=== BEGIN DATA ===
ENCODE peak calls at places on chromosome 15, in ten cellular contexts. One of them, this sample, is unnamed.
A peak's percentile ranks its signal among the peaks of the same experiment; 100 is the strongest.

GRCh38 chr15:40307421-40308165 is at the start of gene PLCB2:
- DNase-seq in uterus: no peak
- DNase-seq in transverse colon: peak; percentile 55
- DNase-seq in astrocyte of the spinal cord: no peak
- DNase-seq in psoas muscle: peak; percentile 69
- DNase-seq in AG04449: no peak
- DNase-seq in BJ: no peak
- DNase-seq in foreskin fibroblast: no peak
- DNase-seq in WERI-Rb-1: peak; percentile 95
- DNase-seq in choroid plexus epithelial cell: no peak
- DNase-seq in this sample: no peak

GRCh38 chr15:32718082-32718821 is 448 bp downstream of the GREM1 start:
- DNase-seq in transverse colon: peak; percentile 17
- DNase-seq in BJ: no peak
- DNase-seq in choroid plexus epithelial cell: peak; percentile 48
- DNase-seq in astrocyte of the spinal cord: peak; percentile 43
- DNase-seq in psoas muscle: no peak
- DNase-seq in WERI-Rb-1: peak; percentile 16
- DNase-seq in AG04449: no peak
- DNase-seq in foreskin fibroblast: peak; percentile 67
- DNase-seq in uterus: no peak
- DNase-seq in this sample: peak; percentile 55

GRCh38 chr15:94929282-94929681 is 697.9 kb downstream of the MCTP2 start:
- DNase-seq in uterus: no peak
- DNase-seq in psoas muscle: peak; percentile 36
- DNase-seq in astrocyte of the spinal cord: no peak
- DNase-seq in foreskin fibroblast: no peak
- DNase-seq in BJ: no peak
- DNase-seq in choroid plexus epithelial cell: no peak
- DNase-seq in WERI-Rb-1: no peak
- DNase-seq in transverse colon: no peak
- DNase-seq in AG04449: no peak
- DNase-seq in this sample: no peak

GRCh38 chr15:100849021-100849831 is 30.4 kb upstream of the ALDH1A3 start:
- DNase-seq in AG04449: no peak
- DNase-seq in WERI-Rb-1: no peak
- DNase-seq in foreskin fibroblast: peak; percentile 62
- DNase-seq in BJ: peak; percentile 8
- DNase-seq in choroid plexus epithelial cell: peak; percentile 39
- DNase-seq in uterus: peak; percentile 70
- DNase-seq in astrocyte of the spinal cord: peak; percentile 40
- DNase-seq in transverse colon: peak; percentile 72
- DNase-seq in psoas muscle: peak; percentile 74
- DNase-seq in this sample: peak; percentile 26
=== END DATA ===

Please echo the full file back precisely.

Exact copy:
ENCODE peak calls at places on chromosome 15, in ten cellular contexts. One of them, this sample, is unnamed.
A peak's percentile ranks its signal among the peaks of the same experiment; 100 is the strongest.

GRCh38 chr15:40307421-40308165 is at the start of gene PLCB2:
- DNase-seq in uterus: no peak
- DNase-seq in transverse colon: peak; percentile 55
- DNase-seq in astrocyte of the spinal cord: no peak
- DNase-seq in psoas muscle: peak; percentile 69
- DNase-seq in AG04449: no peak
- DNase-seq in BJ: no peak
- DNase-seq in foreskin fibroblast: no peak
- DNase-seq in WERI-Rb-1: peak; percentile 95
- DNase-seq in choroid plexus epithelial cell: no peak
- DNase-seq in this sample: no peak

GRCh38 chr15:32718082-32718821 is 448 bp downstream of the GREM1 start:
- DNase-seq in transverse colon: peak; percentile 17
- DNase-seq in BJ: no peak
- DNase-seq in choroid plexus epithelial cell: peak; percentile 48
- DNase-seq in astrocyte of the spinal cord: peak; percentile 43
- DNase-seq in psoas muscle: no peak
- DNase-seq in WERI-Rb-1: peak; percentile 16
- DNase-seq in AG04449: no peak
- DNase-seq in foreskin fibroblast: peak; percentile 67
- DNase-seq in uterus: no peak
- DNase-seq in this sample: peak; percentile 55

GRCh38 chr15:94929282-94929681 is 697.9 kb downstream of the MCTP2 start:
- DNase-seq in uterus: no peak
- DNase-seq in psoas muscle: peak; percentile 36
- DNase-seq in astrocyte of the spinal cord: no peak
- DNase-seq in foreskin fibroblast: no peak
- DNase-seq in BJ: no peak
- DNase-seq in choroid plexus epithelial cell: no peak
- DNase-seq in WERI-Rb-1: no peak
- DNase-seq in transverse colon: no peak
- DNase-seq in AG04449: no peak
- DNase-seq in this sample: no peak

GRCh38 chr15:100849021-100849831 is 30.4 kb upstream of the ALDH1A3 start:
- DNase-seq in AG04449: no peak
- DNase-seq in WERI-Rb-1: no peak
- DNase-seq in foreskin fibroblast: peak; percentile 62
- DNase-seq in BJ: peak; percentile 8
- DNase-seq in choroid plexus epithelial cell: peak; percentile 39
- DNase-seq in uterus: peak; percentile 70
- DNase-seq in astrocyte of the spinal cord: peak; percentile 40
- DNase-seq in transverse colon: peak; percentile 72
- DNase-seq in psoas muscle: peak; percentile 74
- DNase-seq in this sample: peak; percentile 26